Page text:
At last, Autumn is here! I’ve been humming Etta James since last Saturday, when the temperature suddenly plunged from mid-30s every day, to 21C. My Japanese teacher told me an old saying, [暑さ寒さも彼岸まで」atsusa samusa mo higan made or "neither heat nor cold lasts past higan (autumn equinox)." I kind of doubted her, given the weeks of relentless heat, but sure enough, right on shuubun no hi, or autumn equinox (Sept 22nd), autumn came with a bang. Of course, the signs of the new season have been around for a few weeks – beer and chuhai cans are now dressed in their autumn colours and the supermarket is decked out in plastic maple and ginko leaves. Chestnuts, pumpkins and sweet potatoes are in EVERYTHING! Growing up in Sydney, we didn't have much in the way of specific autumn dishes, so it always feels exciting when autumn arrives in Japan.
|Kuri kanoko, a kind of chestnut jam sweet|
|Montblanc - my favourite! This is a very fancy version, at Mitsukoshi|
|Sweet potato danish with black sesame seeds - not too sweet.|
|Autumn "limited" drinks are here.|
|Sweet potato chips!|
It’s the perfect weather for walking, and the shops are full of delicious autumn produce like sanma, aki aji, sato imo, nashi and very expensive matsutake mushrooms. Autumn is short, so we’ve got to get out there and make the most of it before winter sets in.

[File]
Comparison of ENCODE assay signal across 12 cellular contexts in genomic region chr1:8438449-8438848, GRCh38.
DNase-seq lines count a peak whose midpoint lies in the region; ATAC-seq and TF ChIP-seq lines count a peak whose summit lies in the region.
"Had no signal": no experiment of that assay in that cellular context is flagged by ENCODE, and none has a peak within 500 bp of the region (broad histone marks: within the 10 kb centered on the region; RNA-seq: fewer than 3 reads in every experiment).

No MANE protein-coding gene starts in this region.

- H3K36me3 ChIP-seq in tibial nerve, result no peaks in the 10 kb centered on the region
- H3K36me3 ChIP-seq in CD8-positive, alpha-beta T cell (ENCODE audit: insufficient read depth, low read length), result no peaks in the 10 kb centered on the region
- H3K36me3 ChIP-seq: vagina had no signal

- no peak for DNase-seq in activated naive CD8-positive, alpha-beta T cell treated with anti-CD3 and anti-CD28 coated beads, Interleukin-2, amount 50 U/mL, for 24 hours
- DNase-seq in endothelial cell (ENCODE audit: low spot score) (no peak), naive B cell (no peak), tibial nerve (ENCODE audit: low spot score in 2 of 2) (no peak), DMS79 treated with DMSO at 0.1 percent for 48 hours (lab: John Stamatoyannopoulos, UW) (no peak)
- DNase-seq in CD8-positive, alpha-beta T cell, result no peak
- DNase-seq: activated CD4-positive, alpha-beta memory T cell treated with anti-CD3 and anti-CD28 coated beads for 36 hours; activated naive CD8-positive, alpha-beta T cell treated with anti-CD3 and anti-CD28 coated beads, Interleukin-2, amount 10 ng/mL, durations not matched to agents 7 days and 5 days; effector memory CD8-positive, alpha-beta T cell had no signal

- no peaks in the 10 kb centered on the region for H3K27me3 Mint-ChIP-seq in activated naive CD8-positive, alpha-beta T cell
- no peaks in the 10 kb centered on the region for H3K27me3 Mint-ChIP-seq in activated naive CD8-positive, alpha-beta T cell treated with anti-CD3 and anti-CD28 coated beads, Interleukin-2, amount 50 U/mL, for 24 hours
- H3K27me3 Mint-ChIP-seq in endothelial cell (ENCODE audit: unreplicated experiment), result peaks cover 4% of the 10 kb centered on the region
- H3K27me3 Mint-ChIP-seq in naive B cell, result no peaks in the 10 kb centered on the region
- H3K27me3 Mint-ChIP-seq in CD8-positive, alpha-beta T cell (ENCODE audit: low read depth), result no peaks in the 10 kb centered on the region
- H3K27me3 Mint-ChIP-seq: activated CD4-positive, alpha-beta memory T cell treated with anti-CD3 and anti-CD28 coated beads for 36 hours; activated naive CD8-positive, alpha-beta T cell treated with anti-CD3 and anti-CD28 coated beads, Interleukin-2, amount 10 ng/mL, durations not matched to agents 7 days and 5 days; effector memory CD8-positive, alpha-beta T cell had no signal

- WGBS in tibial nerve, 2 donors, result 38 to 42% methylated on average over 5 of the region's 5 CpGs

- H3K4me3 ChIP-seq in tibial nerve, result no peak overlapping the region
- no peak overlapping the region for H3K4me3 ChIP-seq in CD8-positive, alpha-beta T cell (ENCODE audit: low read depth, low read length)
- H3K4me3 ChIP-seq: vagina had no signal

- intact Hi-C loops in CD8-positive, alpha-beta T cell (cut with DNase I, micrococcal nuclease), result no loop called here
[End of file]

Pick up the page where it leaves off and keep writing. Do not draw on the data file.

Just over a week ago, I saw my first “akatombo”, or red dragonfly, of the season, our persimmons are getting a little colour (hope I can get some before the birds do, this year!) and random berries, pomegranates and “higanbana”, red spiderlilies are popping up around the neighbourhood. Last week was “ohigan”, or autumn equinox, and these gorgeous red flowers appear right at this time – hence the name.
|It kindly stopped for a photo|
|The persimmons are coming along well|
|A lovely autumn kimono and obi combination|
We should visit our ancestor’s graves again at ohigan. The traditional sweet is “ohagi”, named after the hagi, bush clover flower. They’re delicious and pretty easy to make. You cook up some mochi rice, the same way you’d cook normal rice, then mush it up a bit, and roll it into egg shapes. Cover it in a layer of anko - bean paste or kinako – soy bean flower. I can’t handle a whole lot of bean paste as it’s very sweet, but as a thin layer over rice, it’s quite tasty.
|Ohagi. I think the kinako one tastes best.|
|Halloween seems to get more popular every year. Our local bakery went a little overboard this year!|
This Sunday is Juugoya (15th August on the old calendar), otherwise known as “otsukimi” – moon viewing. A lot of cake shops are selling dango and moon cakes and you can make offerings of round, ‘moon shaped’ things. It’s a kind of harvest festival, and like many seasonal festivals, it originally came from China. I’m going to try making the traditional 15 shiratama dumplings. The fashionable cake shops are pushing white macarons this year for Otsukimi. Sounds good! If you miss it, don’t worry, there’s another full moon festival in late October, called Juusanya.
Next week, I’m planning to go look for higanbana, inspired by Rurousha’s excellent post from last autumn. Check it out, here: Kinchakuda by Rurousha